Stovall, Therese K, and Kingston, Tim. Exploring Distributed Energy Alternatives to Electrical Distribution Grid Expansion in Souhern California Edison Service Territory. United States: N. p., 2005. Web. doi:10.2172/931597.
Stovall, Therese K, & Kingston, Tim. Exploring Distributed Energy Alternatives to Electrical Distribution Grid Expansion in Souhern California Edison Service Territory. United States. doi:10.2172/931597.
Stovall, Therese K, and Kingston, Tim. Thu . "Exploring Distributed Energy Alternatives to Electrical Distribution Grid Expansion in Souhern California Edison Service Territory". United States. doi:10.2172/931597. https://www.osti.gov/servlets/purl/931597.
@article{osti_931597,
title = {Exploring Distributed Energy Alternatives to Electrical Distribution Grid Expansion in Souhern California Edison Service Territory},
author = {Stovall, Therese K and Kingston, Tim},
abstractNote = {Distributed energy (DE) technologies have received much attention for the energy savings and electric power reliability assurances that may be achieved by their widespread adoption. Fueling the attention have been the desires to globally reduce greenhouse gas emissions and concern about easing power transmission and distribution system capacity limitations and congestion. However, these benefits may come at a cost to the electric utility companies in terms of lost revenue and concerns with interconnection on the distribution system. This study assesses the costs and benefits of DE to both consumers and distribution utilities and expands upon a precursory study done with Detroit Edison (DTE)1, by evaluating the combined impact of DE, energy-efficiency, photovoltaics (a use of solar energy), and demand response that will shape the grid of the future. This study was funded by the U.S. Department of Energy (DOE), Gas Research Institute (GRI), American Electric Power (AEP), and Gas Technology Institute's (GTI) Distributed Energy Collaborative Program (DECP). It focuses on two real Southern California Edison (SCE) circuits, a 13 MW suburban circuit fictitiously named Justice on the Lincoln substation, and an 8 MW rural circuit fictitiously named Prosper on the Washington Substation. The primary objectives of the study were threefold: (1) Evaluate the potential for using advanced energy technologies, including DE, energy-efficiency (EE), demand response, electricity storage, and photovoltaics (PV), to reshape electric load curves by reducing peak demand, for real circuits. (2) Investigate the potential impact on guiding technology deployment and managing operation in a way that benefits both utilities and their customers by: (a) Improving grid load factor for utilities; (b) Reducing energy costs for customers; and (c) Optimizing electric demand growth. (3) Demonstrate benefits by reporting on a recently installed advanced energy system at a utility customer site. This study showed that advanced energy technologies are economical for many customers on the two SCE circuits analyzed, providing certain customers with considerable energy cost savings. Using reasonable assumptions about market penetration, the study showed that adding distributed generation would reduce peak demand on the two circuits enough to defer the need to upgrade circuit capacity. If the DE is optimally targeted, the deferral could economically benefit SCE, with cost savings that outweigh the lost revenues due to lower sales of electricity. To a lesser extent, economically justifiable energy-efficiency, photovoltaic technologies, and demand response could also help defer circuit capacity upgrades by reducing demand.},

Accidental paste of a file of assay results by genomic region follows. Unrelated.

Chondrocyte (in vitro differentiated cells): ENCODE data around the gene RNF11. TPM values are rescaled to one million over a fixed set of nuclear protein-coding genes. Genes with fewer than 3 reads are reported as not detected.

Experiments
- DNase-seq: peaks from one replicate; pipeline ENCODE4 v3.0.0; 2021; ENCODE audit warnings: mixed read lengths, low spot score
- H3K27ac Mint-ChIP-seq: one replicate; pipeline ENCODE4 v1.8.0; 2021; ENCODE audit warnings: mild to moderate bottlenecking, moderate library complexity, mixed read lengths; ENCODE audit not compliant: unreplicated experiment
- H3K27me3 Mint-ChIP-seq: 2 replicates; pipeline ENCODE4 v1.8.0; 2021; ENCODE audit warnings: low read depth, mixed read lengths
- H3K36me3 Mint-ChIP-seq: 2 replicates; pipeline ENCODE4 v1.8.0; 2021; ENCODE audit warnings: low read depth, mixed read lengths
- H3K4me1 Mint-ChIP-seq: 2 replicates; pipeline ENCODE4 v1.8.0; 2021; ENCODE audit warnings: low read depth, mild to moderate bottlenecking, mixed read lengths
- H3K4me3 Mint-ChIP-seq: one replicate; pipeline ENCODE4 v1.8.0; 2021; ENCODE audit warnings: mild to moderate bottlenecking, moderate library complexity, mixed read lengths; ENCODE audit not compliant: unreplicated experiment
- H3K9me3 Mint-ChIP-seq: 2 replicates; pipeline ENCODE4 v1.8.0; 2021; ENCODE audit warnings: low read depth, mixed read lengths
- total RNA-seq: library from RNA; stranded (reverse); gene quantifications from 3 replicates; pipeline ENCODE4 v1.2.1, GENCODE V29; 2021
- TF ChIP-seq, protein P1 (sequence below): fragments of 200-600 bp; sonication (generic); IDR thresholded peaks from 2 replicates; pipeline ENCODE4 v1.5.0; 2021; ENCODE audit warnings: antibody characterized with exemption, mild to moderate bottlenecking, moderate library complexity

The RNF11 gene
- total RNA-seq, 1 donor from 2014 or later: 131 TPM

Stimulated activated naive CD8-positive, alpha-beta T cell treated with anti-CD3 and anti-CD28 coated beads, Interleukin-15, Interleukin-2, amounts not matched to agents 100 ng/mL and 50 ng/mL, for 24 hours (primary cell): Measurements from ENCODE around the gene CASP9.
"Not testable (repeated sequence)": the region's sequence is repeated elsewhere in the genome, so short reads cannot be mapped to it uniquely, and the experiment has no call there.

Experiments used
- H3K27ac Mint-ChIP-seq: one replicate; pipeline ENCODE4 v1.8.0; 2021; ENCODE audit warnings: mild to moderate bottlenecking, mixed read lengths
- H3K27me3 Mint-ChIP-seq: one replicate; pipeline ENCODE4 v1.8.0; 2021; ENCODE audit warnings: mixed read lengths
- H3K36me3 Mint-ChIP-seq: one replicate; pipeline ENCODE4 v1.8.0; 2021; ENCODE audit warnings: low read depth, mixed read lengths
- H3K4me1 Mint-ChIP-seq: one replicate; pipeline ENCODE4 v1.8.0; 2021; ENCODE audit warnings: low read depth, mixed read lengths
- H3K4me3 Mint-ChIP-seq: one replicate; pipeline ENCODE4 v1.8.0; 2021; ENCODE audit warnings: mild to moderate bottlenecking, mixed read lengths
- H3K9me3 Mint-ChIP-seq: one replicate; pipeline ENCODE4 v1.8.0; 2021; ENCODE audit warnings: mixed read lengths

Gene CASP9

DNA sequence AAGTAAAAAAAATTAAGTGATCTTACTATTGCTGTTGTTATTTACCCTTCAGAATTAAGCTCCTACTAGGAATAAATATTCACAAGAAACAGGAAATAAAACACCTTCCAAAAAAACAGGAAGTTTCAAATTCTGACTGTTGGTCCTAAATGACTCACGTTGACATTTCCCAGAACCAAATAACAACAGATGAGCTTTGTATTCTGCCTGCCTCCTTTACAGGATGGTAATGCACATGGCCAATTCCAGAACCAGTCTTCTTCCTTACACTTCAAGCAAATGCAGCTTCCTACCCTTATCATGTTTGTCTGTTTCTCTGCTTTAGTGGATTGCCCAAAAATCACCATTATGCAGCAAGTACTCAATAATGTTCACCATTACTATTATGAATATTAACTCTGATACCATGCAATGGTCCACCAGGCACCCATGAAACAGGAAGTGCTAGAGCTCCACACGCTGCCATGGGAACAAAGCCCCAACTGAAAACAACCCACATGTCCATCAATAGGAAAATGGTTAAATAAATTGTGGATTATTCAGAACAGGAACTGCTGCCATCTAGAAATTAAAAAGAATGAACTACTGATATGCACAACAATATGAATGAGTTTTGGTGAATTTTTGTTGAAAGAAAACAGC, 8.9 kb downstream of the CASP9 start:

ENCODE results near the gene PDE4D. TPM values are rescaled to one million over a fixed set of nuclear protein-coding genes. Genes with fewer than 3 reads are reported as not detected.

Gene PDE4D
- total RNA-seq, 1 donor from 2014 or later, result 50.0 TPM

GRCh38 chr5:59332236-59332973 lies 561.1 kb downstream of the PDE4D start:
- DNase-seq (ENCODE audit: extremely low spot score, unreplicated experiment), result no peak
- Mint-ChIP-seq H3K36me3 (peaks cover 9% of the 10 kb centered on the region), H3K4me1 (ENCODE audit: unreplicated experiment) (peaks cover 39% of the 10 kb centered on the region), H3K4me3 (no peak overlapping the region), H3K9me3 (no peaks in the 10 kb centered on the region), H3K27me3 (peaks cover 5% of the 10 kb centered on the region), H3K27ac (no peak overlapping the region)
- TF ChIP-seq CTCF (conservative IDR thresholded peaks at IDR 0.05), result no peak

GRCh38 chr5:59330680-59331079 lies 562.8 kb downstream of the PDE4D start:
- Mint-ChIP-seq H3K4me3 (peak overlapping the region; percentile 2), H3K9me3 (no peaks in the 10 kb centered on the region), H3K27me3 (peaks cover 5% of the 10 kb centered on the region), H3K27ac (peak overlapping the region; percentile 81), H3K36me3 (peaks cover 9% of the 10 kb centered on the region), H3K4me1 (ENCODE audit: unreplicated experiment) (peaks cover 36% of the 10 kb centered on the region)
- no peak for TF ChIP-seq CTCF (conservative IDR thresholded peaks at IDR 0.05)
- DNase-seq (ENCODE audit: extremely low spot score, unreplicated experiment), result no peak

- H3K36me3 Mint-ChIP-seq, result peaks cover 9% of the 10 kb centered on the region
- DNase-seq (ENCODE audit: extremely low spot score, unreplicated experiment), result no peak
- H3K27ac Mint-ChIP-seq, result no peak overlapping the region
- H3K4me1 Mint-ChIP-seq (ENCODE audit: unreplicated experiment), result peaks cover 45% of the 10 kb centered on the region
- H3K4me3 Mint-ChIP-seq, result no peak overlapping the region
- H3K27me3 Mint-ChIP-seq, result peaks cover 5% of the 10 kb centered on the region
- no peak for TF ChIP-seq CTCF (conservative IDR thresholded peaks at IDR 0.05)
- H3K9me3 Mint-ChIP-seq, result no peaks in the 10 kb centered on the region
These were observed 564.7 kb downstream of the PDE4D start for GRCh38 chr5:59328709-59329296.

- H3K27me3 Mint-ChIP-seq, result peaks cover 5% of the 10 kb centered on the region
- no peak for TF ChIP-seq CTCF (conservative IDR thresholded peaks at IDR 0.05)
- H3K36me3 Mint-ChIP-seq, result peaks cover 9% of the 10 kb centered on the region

doi = {10.2172/931597},
journal = {},
number = ,
volume = ,
place = {United States},
year = {Thu Dec 01 00:00:00 EST 2005},
month = {Thu Dec 01 00:00:00 EST 2005}
}